Depression can occur at any point in someone’s life. If it occurs in childhood and we are able to address the signs and symptoms we can make a large change to the future of that child.

Common features of childhood depression

  • Low mood
  • Tearfulness
  • Less activity with friends
  • Reluctance to socialise
  • Withdrawal from family
  • Poor school performance
  • Increased irritability and argumentativeness
  • Increased anxiety and refusal to try new tasks
  • Poor sleep
  • A lack of motivation for things they used to like.

Although teenagers have some of these above features at least some of the time as they move through the difficult years of adolescence, we need to consider if something more is happening.

Approximately 20% of the population has depression. It is a common illness and it is being noticed more and more in adolescents.


What can you do?

If you notice a lot of these in your adolescent, then there are things that can help.

  • Provide a comfortable, quiet space where they can talk about what is happening
  • Try and link them with a family member who they trust and encourage that relationship
  • Encourage a good sleeping and eating routine as good diet and sleep can lower the risk of depression by 15%
  • Encourage attendance at school, and try and link in with the school counsellor or psychologist so that your child has someone to go to when they are distressed
  • Lower some academic expectations for a period so that they can focus on attending school without the pressure of academic success.
  • Do some outdoor activities so that they spend some time improving their physical health which can improve mood
  • Seek help from a counsellor, psychologist, GP if their symptoms are ongoing despite family and friend support
  • Use the supports that are available online such as those listed on this website.


Professional help

  • Depression can be treated with a range of therapies including cognitive behavioural therapy (CBT), mindfulness based therapy (MBT), supportive psychotherapy as well as hypnosis.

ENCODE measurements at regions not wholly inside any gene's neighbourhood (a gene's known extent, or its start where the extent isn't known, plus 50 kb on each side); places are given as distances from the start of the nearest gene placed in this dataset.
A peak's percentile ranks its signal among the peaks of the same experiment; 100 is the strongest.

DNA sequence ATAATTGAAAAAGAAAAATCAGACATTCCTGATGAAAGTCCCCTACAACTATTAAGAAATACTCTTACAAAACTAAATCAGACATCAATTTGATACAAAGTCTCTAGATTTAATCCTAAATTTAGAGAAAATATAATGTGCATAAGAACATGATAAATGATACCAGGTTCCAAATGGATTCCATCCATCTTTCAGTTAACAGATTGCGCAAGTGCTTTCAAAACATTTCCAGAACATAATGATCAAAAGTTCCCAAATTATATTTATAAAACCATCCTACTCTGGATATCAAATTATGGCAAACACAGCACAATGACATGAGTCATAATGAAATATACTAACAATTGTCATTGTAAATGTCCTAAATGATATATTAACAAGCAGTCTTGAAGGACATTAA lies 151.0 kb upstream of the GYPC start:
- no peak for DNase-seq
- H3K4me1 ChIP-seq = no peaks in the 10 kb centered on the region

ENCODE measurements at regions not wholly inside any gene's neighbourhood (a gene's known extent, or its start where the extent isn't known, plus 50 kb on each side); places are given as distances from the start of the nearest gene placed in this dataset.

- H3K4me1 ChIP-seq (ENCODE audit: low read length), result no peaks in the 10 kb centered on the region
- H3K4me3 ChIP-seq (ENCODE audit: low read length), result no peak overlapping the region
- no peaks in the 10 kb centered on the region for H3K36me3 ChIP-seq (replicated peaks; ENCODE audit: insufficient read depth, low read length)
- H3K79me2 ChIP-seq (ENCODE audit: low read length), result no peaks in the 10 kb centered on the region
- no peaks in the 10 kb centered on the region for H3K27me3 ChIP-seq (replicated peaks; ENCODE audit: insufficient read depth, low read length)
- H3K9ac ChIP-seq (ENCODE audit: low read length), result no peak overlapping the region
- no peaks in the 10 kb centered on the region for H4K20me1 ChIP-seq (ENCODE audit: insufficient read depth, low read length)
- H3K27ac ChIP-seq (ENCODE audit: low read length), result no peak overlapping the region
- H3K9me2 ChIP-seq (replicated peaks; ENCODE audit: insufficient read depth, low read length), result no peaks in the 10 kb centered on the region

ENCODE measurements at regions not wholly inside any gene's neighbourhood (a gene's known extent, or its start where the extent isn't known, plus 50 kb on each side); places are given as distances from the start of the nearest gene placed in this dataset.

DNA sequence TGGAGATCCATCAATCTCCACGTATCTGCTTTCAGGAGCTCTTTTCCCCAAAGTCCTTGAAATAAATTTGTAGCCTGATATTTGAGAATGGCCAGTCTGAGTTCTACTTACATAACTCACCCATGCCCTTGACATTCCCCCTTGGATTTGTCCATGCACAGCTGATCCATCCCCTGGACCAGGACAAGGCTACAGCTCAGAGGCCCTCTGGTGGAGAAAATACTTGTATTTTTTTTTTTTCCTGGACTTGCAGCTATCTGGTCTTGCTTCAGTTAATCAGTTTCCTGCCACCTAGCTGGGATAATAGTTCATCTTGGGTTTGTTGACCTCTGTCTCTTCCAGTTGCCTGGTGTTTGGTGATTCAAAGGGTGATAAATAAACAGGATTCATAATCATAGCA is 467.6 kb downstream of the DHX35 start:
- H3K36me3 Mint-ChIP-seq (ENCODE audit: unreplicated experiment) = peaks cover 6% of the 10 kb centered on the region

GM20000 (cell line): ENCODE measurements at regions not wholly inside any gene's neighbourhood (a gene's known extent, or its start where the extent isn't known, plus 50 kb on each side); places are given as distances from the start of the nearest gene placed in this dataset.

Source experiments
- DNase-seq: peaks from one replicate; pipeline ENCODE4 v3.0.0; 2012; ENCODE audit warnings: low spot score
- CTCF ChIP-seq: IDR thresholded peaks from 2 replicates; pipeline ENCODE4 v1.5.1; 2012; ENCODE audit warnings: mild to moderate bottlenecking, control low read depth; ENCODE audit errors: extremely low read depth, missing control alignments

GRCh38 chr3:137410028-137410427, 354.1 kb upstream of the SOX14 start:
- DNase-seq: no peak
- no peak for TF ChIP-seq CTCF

• Medication is used for patients who have ongoing significant symptoms, who have tried non medication based therapy and those who are working with a doctor to determine the suitability for them including side effects and risks.
  • The most common medications are those that block the serotonin reuptake inhibitors. They are called SSRI’s and are a daily tablet, and take 4 to 6 weeks to work and are taken for a minimum of 6 months.



  • HeadGear – This app can help manage depression, and find alternative ways to shift your mood, in a healthy way. You can download this for iOS and Android
Click the link below to view our resources for patients
Resources for Patients

Hello all,

Now that the borders are open and Covid19 planning has changed we are also changing to lower your and our risk of catching Covid19.

SA Health has released a matrix to use if exposed to COVID in a health setting. If we are F2F for over 15 minutes and not wearing at least an N95 mask for the whole appointment – you and we need to quarantine for 7 days. To lower the risk to our patients of illness and time spent in quarantine we are therefore:

– Lessening the number of people in our practice, Dr Turner will only be doing Telehealth to assist in this, and we ask those attending for other clinicians to come alone or with one adult;

– We will have everyone stay in their car until their appointment time, then come to the back door to enter. We will not be using our waiting room;

– All bills will be invoiced and sent to you so you don’t need to stand at the front desk;

– You are welcome to ask for your appointment to be by Telehealth at any time.

We really want to stay open, offer health care, and be as safe as we can – and we really hope to go back to our regular face to face work using the whole practice space, as soon as we can, and as soon as SA Health give that guidance.